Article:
June has been dubbed by the Department of Housing and Urban Development (HUD) as National Homeownership Month – a time to spotlight the importance of keeping the dream of homeownership alive and the myriad benefits it offers to families, neighborhoods, and communities across the country.
Homeownership continues to be one of the top wealth-building actions you can take in the United States. According to the National Association of Realtors, 99% of metro areas in the U.S. experienced year-over-year price increases in Q1 of 2021, and the median existing single-family sales price rose at an annual pace of 16.2%. This demonstrates, and follows the long trend line, that home equity continues to be an aggregator of wealth.
No doubt, the current climate continues to change as states begin reopening and workplaces create long-range return-to-work plans taking into account their pandemic experiences. But through the confusion, you can be a guiding force for your sphere. Whether individuals are looking to buy or struggling through these times, here is what you can do to keep the dream of homeownership alive:
Fact-check the fears
Taking the plunge into homeownership can be scary, and first-time homebuyers considering making the transition from renter to homeowner might voice fears and uncertainties surrounding the process along the way – especially during a market shift. When that happens, be prepared to act as a fiduciary, responding in an empathetic manner while giving the client your clear, objective thoughts as they share emotion-based fears. Below, ways to provide clients with peace of mind as they share the most common fears with homeownership.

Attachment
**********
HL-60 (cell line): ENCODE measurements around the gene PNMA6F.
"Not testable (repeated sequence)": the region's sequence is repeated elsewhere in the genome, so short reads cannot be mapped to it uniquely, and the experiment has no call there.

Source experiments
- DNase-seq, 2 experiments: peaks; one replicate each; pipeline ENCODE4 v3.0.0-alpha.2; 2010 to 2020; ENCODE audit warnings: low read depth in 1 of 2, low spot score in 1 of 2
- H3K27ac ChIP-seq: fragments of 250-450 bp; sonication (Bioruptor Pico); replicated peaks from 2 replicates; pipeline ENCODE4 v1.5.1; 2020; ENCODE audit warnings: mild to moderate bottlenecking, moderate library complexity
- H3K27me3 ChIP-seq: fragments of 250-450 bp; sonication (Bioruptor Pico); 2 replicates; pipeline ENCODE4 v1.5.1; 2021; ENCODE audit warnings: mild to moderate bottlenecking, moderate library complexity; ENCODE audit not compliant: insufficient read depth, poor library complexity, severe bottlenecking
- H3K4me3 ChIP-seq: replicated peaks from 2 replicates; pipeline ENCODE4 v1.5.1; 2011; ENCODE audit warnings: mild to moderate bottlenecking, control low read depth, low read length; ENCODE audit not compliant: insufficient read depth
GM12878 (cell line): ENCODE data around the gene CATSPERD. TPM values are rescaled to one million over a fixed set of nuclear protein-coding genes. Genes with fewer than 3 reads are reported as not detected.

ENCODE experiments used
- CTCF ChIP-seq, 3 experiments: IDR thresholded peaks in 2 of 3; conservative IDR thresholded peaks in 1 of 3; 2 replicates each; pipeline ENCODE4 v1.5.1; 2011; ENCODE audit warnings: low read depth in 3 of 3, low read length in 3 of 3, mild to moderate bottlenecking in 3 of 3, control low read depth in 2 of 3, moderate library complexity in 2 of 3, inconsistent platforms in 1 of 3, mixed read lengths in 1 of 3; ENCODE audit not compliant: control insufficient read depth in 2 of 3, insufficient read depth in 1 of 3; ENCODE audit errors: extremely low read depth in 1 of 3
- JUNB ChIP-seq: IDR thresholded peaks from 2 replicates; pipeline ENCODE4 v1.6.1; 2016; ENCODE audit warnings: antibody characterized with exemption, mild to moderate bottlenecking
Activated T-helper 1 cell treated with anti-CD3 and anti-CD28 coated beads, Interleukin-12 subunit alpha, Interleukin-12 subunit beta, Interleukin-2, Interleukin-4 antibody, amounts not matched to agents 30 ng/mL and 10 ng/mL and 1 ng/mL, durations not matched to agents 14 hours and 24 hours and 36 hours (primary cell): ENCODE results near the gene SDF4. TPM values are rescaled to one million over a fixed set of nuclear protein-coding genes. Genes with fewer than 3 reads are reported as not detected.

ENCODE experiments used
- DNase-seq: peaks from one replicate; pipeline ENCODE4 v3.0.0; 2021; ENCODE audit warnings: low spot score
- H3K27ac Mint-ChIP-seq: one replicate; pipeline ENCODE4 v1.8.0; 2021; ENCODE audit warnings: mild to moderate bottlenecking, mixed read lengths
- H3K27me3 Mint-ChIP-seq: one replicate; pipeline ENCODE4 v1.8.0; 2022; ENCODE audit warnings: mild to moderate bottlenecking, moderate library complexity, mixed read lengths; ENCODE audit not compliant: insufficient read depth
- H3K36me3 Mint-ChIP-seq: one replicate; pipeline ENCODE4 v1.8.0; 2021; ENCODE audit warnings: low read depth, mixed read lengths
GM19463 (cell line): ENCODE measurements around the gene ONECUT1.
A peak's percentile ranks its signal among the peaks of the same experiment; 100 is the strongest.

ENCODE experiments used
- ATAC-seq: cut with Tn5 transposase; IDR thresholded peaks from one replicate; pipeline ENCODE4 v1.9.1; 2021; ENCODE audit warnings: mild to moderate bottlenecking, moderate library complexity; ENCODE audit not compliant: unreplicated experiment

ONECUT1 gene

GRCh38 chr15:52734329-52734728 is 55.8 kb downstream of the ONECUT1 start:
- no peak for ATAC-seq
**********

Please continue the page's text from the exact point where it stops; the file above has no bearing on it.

1. “I should wait until the real estate market gets better.” There is never a wrong time to buy the right home. Historically, focusing only on the market is not the best approach to buying the right home. Whether right means the right price or the right property for you, waiting to time the market seldom works to your advantage.
It’s the long-term factors that make real estate a solid investment. Making money in real estate comes one of two ways: By happening upon the right moment to purchase your home before its price appreciates, or holding it long enough over time so that appreciation makes your purchase investment right.
2. “I don’t have the money for a down payment.” Many people believe that making a home purchase requires a substantial down payment, but that is seldom true. As a first-time homebuyer, there are always options available that require much less than the intimidating 20% down payment people seem to see as the norm. Some options can be as low as 5%.
“House-hacking” can also be a great way to make homeownership a more affordable option. In simple terms, house-hacking means purchasing a piece of real estate, like a single family home or duplex, and leasing out one of the bedrooms or units. The reality is, there are many legitimate and sound financing options to choose from, and it only makes sense to investigate which one is right for you, your circumstances, and your pocket book.